Behind the Talette: “The Tipsilvren Witch”

It’s the last Monday of the month, meaning my Channillo series has grown by one Wilderhark Talette. ^o^

Subscribers to my Talettes so far may have come to expect another short story featuring my favorite fairytale tailor, Edgwyn Wyle. But not this time! These characters are all new, inspired by a story  you may have heard called “Goldilocks and the Three Bears”.

I broke from the trees nearest the house, running as fast as my small legs could scamper. I’d gained the step when the door banged closed right into my nose, as if slammed from within. As I tumbled backward, the girl’s laugh trilled from behind me.

“Nice try, baby bear,” she teased. “No trespassing today. Be gone, shoo!”

I ran back to the trees and their shadows before she could wave that dreadful broom at me. Frightened I was, but angry, too. You’re a liar, my thoughts growled at her. One of us is a trespasser, and it’s not me!

— The Tipsilvren Witch

Like all Wilderhark spins on a tale, “The Tipsilvren Witch” departs a few paces from the Goldilocks account of our childhoods. Of course, a quick internet search of the story’s history reveals some major differences between even the version we’re familiar with and the original. Some fast ‘n’ furry facts, coming your way!

Arthur Rackham’s visual take on the legendary ursine trio.

Arthur Rackham’s visual take on the legendary ursine trio.

– In the story’s earliest known version, the intruder in the bears’ home was not a blonde girl-child, but – plot twist! – an old woman.

– Yet another early variation (which some theorize may even predate the old woman story) dispenses with human invasion entirely, and features a fox named Scrapefoot instead. (YEAH, foxes!)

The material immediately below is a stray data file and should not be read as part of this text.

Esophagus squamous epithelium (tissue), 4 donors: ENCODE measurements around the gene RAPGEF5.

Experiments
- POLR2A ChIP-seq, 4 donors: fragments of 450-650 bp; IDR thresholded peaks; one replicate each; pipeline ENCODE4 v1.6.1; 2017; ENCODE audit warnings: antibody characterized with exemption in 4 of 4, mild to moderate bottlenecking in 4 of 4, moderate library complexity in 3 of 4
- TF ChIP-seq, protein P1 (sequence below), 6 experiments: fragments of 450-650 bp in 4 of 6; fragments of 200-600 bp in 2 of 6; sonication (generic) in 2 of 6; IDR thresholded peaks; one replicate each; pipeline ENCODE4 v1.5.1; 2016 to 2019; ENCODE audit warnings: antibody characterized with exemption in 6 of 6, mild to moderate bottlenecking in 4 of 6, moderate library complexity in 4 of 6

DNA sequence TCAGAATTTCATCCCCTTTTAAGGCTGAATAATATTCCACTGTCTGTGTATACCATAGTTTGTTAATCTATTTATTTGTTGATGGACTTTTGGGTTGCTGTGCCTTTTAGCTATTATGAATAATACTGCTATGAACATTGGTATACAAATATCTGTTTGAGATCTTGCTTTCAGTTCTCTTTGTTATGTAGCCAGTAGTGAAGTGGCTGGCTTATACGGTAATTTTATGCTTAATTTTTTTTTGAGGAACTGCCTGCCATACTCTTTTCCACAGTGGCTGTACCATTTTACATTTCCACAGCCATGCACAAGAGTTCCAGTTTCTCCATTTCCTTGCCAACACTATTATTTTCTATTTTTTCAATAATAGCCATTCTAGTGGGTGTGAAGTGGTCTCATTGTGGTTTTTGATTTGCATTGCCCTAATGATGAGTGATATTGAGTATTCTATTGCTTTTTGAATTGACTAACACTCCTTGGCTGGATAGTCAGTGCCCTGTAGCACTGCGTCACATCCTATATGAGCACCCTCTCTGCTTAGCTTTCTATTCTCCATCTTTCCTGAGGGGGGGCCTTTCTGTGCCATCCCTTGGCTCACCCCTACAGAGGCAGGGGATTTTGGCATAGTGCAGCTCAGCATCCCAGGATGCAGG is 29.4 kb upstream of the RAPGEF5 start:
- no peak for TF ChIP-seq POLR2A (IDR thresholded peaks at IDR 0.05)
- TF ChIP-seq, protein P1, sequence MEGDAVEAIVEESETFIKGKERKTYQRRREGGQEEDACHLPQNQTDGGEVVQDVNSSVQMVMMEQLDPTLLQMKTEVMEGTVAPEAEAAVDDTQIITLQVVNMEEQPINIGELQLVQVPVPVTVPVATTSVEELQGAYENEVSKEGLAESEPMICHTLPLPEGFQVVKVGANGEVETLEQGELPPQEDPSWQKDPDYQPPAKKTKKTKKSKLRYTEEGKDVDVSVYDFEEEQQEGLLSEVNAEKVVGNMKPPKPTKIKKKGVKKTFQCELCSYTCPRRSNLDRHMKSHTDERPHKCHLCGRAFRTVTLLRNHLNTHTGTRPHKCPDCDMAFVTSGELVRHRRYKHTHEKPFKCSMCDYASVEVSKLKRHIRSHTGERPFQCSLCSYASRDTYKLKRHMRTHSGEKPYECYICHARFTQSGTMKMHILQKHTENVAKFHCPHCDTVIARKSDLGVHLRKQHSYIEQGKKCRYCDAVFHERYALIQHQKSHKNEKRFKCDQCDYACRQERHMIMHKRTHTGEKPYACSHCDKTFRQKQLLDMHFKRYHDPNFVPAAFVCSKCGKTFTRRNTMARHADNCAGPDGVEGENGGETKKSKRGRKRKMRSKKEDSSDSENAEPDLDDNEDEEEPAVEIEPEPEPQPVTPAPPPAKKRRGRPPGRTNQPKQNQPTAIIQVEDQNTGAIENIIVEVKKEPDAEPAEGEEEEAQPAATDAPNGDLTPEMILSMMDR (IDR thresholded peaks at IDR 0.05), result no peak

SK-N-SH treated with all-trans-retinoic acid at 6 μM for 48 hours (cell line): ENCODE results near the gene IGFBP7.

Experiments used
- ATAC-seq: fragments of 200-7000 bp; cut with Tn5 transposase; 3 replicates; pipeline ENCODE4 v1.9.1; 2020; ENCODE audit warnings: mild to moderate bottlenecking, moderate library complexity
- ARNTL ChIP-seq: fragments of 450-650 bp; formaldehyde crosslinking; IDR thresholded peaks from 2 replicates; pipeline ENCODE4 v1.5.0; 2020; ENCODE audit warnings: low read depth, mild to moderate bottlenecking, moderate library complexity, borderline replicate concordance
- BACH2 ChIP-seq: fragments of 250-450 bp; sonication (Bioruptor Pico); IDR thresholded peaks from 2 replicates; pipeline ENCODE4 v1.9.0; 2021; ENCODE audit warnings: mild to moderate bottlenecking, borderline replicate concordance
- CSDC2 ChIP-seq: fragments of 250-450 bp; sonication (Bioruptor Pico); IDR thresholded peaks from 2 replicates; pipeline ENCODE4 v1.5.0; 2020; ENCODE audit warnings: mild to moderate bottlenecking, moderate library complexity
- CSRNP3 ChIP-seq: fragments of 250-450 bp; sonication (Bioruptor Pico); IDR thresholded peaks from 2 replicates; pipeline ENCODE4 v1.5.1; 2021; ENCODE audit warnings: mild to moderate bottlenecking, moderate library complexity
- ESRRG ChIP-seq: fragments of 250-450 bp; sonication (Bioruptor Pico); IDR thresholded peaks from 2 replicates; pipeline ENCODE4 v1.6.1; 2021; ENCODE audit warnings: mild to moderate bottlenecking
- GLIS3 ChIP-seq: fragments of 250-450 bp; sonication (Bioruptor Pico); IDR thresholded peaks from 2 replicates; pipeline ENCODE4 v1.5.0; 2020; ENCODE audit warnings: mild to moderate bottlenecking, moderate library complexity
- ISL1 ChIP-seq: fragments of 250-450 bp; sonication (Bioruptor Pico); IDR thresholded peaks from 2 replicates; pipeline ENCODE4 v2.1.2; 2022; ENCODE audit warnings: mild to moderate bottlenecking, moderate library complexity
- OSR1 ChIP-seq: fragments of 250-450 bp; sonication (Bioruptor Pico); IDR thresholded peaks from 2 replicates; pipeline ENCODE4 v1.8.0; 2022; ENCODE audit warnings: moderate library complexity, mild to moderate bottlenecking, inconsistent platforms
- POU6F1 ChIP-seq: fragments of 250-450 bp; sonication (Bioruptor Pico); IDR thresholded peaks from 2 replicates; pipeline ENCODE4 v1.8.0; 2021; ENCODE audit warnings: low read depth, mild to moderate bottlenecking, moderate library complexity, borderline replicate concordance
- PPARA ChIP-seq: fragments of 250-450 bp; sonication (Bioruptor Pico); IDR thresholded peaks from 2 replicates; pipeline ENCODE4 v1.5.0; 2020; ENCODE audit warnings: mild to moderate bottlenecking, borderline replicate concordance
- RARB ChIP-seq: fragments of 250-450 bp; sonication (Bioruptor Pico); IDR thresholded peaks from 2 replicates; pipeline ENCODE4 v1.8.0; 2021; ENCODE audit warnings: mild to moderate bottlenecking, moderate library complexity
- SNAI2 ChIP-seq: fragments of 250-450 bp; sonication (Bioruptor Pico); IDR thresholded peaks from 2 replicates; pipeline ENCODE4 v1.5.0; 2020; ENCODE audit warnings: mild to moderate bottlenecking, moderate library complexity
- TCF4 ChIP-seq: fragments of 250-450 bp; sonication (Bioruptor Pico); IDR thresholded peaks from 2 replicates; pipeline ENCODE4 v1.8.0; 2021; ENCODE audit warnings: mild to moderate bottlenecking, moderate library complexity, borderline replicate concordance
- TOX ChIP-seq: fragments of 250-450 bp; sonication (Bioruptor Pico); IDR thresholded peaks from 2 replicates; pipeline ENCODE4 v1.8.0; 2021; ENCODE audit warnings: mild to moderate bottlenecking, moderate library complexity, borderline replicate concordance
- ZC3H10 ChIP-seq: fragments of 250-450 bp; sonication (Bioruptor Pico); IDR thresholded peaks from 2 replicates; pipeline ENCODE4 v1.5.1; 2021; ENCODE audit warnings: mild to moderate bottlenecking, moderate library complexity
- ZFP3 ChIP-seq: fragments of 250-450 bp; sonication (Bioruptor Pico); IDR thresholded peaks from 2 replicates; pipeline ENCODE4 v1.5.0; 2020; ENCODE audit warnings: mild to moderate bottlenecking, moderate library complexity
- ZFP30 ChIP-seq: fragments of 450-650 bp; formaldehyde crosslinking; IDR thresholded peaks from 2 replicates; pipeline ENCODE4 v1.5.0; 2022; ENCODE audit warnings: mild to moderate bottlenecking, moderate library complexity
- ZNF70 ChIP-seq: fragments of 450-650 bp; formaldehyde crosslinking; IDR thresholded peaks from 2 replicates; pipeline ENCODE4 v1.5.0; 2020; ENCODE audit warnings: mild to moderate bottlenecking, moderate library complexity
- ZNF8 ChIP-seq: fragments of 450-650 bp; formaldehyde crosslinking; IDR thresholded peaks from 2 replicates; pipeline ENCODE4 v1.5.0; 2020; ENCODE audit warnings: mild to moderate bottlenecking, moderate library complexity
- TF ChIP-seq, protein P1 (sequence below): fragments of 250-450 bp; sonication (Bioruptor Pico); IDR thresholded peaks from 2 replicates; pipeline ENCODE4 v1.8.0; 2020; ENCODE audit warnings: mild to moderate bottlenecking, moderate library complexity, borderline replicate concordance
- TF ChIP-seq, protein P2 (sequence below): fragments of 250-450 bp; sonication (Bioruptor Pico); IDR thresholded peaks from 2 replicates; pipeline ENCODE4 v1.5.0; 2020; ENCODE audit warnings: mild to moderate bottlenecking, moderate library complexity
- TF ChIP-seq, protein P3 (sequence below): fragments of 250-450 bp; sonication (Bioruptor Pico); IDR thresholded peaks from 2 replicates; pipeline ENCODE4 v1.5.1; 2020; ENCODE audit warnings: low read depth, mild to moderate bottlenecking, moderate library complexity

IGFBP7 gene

– Robert Southey’s “Story of the Three Bears” gained popularity for the old lady narrative in 1837. A dozen years later, one Joseph Cundall – who reportedly said there were more than enough children’s stories with old biddies, thanks very much – retold it with a little girl named Silver Hair. (I guess in the character de-aging process, the hair is the last to revert to its youthful state?)

From Silver Hair to Silverlocks, to Golden Hair to Goldilocks. And now, latest of all, “the golden-haired girl” of the Tipsilvren Witch.

As it happens, I didn’t originally intend to set the story in the world of Wilderhark, when I wrote it a handful years ago. But when I recently realized that, with some very minor tweaks, it would fit in that world just fine, I knew right away which part of the Great Land it belonged in. Every kingdom has its legacy, after all. Denebdeor’s got its swans and stone curses, Carillon’s got its music… and when it comes to bear-related antics, it’s gotta be Tipsilvren.

So, for those of you who are up for a new take on an old classic – which I certainly hope you’ll find to be not too old-school, and not too wildly divergent, but just right ;D – make sure you’re subscribed to the Wilderhark Talettes on Channillo, and this story and more shall be yours, all yours!

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2 thoughts on “Behind the Talette: “The Tipsilvren Witch”

  1. Yay for a new story! I love reading early versions of fairy tales…they are often quite different (and darker) than the ones we know now. And, you know, I like my children’s tales full of the dark and the creepy!

    • Happy for you, it seems dark and creepy fairy tales have been making a comeback, of late! In fact, as Wilderhark stories go, I’d say “Tipsilvren Witch” is definitely one of the darker ones.

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